The deaths in 'The S.S.' begin with that of an elderly wealthy man of science, Professor Schleschinger, a consulting laryngologist. He plans to marry a beautiful and accomplished young woman, in order to create a direct heir: his own children, from his first two marriages, having died. Shortly before the wedding the professor is found dead in his stately mansion near the Unter den Linden in Berlin. Lying by his bed is a piece of papyrus 'on which were traced certain grotesque and apparently meaningless figures'. This strip was taken from a woman's mouth after her death in a slum area of the city. A doctor examining Schleschinger finds that 'neatly folded beneath the dead tongue, lay just another piece of papyrus as that which he had removed from the bed.' The strip is coated with honey but contains no poison. Within weeks of the professor's death, a 'frenzied death-dance' begins: eight thousand people in German, France and Britain die, whether by suicide or murder; many have 'figured, honey-smeared slips of papyrus beneath their tongues'. Shiel's readers will have known that no such epidemic of suicides occurred in Europe in 1875. Perhaps Shiel was testing how far he could get readers to suspend disbelief. In this tale Zaleski leaves the abbey to track down the assassins, the Society of Sparta, dedicated to purging the race of the sickly and diseased. Paradoxically, Zaleski sympathizes with the concept of eugenics:

'We no longer have world-serious war -- but in its place we have a scourge, the effect of which on the modern state is precisely the same as the effect of war on the ancient, only, -- in the end, -- far more destructive, far more subtle, sure, horrible, disgusting. The name of this pestilence is Medical Science . . . Do you know that at this moment your hospitals are crammed with beings in human likeness suffering from a thousand obscure and subtly-ineradicable ills, all of whom, if left alone, would die almost at once, but ninety in the hundred of whom will, as it is, be sent forth "cured", like missionaries of hell, and the horrent shapes of Night and Acheron, to mingle in the pure river of humanity the poison-taint of their protean vileness? . . . What then, you ask, would I do with these unholy ones? To save the State would I pierce them with a sword, or leave them to the slow throes of their agonies? Ah, do not expect me to answer that question - I do not know what to answer. The whole spirit of the present is one of a broad and beautiful, if quite thoughtless, humanism, and I, a child of the present, cannot but be borne along by it, coerced into sympathy with it. "Beautiful" I say: for if anywhere in the world you have seen a sight more beautiful than a group of hospital savants bending with endless scrupulousness over a little pauper child, concentrating upon its frailty the whole human skill and wisdom of ages, so have not I.'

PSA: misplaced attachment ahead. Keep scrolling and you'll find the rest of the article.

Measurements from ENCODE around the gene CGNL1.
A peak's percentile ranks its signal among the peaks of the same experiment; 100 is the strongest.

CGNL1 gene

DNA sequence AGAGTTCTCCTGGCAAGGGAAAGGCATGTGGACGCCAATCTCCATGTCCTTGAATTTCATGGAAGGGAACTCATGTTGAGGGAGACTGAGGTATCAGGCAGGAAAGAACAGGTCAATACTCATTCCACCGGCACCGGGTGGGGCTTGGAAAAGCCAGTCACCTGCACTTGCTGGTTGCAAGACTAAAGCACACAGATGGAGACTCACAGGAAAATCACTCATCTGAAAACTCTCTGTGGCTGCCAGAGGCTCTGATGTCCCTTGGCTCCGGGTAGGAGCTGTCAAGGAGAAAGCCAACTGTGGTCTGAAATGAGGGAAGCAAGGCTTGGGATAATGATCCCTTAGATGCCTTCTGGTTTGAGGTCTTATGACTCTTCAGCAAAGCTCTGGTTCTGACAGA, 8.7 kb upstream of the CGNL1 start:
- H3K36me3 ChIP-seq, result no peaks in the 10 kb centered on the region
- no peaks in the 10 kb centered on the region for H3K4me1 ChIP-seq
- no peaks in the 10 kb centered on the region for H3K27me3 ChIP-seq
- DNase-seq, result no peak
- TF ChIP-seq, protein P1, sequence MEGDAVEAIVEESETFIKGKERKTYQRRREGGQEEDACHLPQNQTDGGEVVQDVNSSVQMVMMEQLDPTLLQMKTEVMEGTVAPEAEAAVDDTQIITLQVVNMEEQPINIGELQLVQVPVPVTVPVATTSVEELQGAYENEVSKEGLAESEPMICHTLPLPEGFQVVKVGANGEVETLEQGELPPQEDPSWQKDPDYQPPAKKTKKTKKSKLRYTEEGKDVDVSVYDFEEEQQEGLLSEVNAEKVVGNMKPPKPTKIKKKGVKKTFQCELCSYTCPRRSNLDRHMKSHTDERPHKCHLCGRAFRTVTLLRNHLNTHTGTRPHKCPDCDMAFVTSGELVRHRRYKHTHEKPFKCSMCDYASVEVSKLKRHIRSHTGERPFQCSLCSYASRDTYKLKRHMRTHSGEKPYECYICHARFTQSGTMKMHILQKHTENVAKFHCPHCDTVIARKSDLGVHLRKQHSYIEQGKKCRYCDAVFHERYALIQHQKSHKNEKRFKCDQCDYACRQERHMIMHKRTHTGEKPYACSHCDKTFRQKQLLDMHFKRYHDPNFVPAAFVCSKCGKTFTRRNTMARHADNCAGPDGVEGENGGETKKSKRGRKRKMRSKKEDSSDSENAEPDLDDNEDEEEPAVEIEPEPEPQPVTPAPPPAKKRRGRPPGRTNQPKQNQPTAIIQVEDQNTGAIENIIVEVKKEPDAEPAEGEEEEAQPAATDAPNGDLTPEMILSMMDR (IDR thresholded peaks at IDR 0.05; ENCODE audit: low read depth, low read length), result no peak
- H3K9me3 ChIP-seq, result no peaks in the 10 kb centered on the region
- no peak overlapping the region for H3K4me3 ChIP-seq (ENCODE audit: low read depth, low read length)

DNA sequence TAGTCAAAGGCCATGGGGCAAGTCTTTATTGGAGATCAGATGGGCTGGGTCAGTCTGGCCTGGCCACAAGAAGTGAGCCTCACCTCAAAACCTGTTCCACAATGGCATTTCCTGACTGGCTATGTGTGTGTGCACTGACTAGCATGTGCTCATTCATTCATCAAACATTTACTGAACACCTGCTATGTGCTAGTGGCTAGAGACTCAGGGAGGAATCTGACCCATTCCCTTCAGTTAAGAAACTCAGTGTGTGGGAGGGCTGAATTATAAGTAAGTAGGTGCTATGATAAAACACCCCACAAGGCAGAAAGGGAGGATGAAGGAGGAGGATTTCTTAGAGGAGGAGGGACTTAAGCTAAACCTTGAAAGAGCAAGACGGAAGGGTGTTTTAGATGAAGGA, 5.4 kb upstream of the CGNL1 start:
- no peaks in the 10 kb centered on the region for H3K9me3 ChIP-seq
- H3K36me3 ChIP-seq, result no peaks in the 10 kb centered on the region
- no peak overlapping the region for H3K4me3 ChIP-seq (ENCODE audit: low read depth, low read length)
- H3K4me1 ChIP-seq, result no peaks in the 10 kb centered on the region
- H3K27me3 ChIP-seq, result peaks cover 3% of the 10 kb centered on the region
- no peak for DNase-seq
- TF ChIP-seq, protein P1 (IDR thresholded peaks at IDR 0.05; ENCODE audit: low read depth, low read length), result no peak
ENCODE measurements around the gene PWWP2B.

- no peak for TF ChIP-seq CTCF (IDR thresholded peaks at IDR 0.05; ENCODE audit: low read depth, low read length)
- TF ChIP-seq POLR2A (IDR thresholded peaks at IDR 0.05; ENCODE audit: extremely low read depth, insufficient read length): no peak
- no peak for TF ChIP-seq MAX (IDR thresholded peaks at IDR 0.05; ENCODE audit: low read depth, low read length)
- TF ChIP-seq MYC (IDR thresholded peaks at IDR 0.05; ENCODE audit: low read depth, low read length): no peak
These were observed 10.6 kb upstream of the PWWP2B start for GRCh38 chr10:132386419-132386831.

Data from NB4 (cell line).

Shiel doubtless witnessed such scenes as a medical student at St Bartholomew's Hospital. Zaleski's phraseology -'these unholy ones' - chills the blood. To our eyes, after the Nazis put these doctrines of 'racial hygiene' into practice, the concept of eugenics and selective breeding of the fittest seems immoral and obscene; but such ideas were common in Victorian and Edwardian society, among right and left political thinkers. Consider this: ' . . . whole masses of the human population are . . . inferior in their claim upon the future . . . they cannot be given opportunities or trusted with power . . . To give them equality is to sink to their level, to protect and cherish them is to be swamped in their fecundity.' The new masters must 'check the procreation of base and servile types, of fear-driven and cowardly souls, of all that is mean and ugly and bestial in the souls, bodies, or habits of men'. The coming world order must 'tolerate no dark corners where the people of the Abyss may fester'. A Hitlerian rant from Mein Kampf or the Nuremburg rallies perhaps? No, these passages come from that friend of humanity, H. G. Wells. They appear in Anticipations (1901). Such a naïve philosophy fails to recognize that healthy people are not automatically virtuous. Mankind cannot be improved morally simply by making individuals fitter. Beethoven was deaf and Homer and Milton blind. Pope was a dwarf, and who would be without Stephen Hawking?

A scientific creed which seems practical in an armchair in a book-filled Victorian study leads inexorably to the gas-chambers of Auschwitz. But as an evolutionist Shiel cared more for the race than for individuals, and so he was able to write of such things with a cool detachment.

Encouraged by the more businesslike Gawsworth, Shiel resurrected Zaleski in his old age, though with little success, and a fourth tale, 'The Return of Prince Zaleski', was published in Ellery Queen's Mystery Magazine in 1955 and in Prince Zaleski and Cummings King Monk by Arkham House in 1977. This was rewritten by Gawsworth from a story called 'Land-Lease' and is also known as 'The Murena Murder'. In a 'Survivor's Note', reproduced in The Works of M. P. Shiel (Vol. II, 1980), Gawsworth states: ' . . . The Missing Merchants and The Return of Cummings King Monk are M.P.S. text (90%) J.G. text (10%) collaborations. I have yet to spur myself to complete The Hargan Inheritance [which exists as a six-page manuscript fragment] and permit Prince Zaleski to sleep more soundly than Count Dracula.' Whether the statement about the percentage of Gawsworth input is accurate can hardly be determined now. But Gawsworth, for all his ego, knew that Shiel's name on a tale meant a great deal and his name comparatively little. But we must be thankful that, like Dracula, Zaleski refuses to fade away: his imminent resurrection is welcome.

The Complete Zaleski is now available from Tartarus Press